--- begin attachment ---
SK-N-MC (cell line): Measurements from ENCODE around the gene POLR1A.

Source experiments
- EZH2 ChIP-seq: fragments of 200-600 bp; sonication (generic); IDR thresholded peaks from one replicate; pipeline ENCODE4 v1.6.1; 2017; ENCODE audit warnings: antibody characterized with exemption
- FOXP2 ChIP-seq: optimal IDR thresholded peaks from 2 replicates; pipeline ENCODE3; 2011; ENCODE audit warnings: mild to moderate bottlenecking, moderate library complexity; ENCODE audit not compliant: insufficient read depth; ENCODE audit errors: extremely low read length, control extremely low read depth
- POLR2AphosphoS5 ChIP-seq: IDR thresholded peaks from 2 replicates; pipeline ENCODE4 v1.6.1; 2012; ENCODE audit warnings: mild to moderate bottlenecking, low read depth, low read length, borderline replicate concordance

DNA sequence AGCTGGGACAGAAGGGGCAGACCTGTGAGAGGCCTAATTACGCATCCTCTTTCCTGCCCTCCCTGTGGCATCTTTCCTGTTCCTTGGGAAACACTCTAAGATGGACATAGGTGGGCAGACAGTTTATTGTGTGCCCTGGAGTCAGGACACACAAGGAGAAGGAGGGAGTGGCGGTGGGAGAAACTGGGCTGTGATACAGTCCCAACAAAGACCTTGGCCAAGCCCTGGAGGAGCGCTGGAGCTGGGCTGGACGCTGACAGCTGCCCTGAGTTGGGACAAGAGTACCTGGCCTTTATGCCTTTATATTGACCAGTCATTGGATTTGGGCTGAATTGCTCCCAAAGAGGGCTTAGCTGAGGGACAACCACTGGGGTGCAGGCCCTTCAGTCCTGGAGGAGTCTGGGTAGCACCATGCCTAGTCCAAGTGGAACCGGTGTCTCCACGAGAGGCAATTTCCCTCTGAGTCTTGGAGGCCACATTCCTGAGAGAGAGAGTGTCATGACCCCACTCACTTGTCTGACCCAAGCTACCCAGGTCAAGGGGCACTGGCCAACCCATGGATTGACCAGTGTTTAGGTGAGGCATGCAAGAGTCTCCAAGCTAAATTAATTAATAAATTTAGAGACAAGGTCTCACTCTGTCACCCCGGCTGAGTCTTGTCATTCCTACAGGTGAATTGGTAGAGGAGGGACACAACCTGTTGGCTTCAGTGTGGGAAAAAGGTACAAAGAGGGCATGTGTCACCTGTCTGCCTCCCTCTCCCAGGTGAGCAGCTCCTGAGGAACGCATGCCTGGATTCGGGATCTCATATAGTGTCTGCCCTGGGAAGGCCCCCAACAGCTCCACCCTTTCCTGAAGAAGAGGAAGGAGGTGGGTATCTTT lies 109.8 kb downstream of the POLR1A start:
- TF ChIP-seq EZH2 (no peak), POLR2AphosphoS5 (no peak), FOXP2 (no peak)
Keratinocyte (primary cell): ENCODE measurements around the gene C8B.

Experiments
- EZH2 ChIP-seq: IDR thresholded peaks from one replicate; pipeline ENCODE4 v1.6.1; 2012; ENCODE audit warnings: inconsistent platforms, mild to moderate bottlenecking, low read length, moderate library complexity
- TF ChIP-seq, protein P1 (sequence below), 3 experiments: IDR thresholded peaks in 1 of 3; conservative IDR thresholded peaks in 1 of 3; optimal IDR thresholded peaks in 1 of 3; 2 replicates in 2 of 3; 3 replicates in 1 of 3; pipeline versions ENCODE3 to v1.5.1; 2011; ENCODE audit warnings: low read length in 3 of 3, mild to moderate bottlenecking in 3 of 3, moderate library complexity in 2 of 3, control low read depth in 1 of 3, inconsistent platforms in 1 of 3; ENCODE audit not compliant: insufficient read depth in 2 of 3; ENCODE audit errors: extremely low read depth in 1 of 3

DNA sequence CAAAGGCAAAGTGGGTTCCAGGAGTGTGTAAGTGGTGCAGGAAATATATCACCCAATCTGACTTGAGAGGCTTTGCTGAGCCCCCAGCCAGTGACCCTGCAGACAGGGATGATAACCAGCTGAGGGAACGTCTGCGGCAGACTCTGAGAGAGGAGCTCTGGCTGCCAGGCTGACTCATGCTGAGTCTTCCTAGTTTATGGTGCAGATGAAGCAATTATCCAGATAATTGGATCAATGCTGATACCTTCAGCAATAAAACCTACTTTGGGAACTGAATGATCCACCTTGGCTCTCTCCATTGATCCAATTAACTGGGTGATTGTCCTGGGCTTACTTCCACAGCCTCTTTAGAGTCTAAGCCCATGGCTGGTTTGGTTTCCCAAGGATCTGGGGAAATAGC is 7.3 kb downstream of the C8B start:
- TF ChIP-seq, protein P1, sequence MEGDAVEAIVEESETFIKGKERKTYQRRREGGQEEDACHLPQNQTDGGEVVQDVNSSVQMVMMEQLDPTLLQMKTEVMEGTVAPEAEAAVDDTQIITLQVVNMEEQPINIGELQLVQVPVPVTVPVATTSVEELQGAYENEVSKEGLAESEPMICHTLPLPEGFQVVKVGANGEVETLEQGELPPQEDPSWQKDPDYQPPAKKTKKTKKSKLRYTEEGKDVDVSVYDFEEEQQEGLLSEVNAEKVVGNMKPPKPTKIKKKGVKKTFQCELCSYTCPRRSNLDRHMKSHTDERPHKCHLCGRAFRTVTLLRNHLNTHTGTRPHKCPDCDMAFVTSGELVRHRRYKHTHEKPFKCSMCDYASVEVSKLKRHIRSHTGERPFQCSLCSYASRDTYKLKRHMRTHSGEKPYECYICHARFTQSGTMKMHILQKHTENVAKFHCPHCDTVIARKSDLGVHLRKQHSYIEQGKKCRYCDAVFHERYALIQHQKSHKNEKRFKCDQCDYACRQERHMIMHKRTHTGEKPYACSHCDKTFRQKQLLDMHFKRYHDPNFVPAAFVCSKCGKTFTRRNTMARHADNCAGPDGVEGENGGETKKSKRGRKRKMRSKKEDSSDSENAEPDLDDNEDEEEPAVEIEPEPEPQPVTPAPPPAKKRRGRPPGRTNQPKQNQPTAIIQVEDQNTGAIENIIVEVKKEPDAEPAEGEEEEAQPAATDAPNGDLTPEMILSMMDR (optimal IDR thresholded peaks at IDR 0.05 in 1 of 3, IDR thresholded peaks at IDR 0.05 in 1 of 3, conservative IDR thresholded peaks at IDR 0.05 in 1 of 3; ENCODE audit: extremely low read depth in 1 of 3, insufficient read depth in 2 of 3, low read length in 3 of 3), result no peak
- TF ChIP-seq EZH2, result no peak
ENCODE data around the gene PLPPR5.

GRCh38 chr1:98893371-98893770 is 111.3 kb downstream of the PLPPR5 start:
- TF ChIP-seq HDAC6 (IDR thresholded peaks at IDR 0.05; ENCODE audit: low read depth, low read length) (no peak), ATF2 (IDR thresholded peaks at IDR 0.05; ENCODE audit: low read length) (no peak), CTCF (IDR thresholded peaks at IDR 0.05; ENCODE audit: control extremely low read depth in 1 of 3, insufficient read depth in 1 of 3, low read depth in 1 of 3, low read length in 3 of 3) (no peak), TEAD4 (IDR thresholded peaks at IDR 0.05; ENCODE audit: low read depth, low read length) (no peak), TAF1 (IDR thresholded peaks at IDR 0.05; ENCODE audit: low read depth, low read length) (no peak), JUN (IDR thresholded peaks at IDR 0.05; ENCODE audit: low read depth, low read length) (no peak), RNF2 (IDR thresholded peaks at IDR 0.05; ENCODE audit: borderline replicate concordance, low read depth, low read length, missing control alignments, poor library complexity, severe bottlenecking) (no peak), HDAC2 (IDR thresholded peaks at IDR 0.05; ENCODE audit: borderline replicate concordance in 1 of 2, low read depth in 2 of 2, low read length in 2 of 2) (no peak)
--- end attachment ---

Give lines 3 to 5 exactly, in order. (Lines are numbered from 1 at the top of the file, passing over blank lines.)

- EZH2 ChIP-seq: fragments of 200-600 bp; sonication (generic); IDR thresholded peaks from one replicate; pipeline ENCODE4 v1.6.1; 2017; ENCODE audit warnings: antibody characterized with exemption
- FOXP2 ChIP-seq: optimal IDR thresholded peaks from 2 replicates; pipeline ENCODE3; 2011; ENCODE audit warnings: mild to moderate bottlenecking, moderate library complexity; ENCODE audit not compliant: insufficient read depth; ENCODE audit errors: extremely low read length, control extremely low read depth
- POLR2AphosphoS5 ChIP-seq: IDR thresholded peaks from 2 replicates; pipeline ENCODE4 v1.6.1; 2012; ENCODE audit warnings: mild to moderate bottlenecking, low read depth, low read length, borderline replicate concordance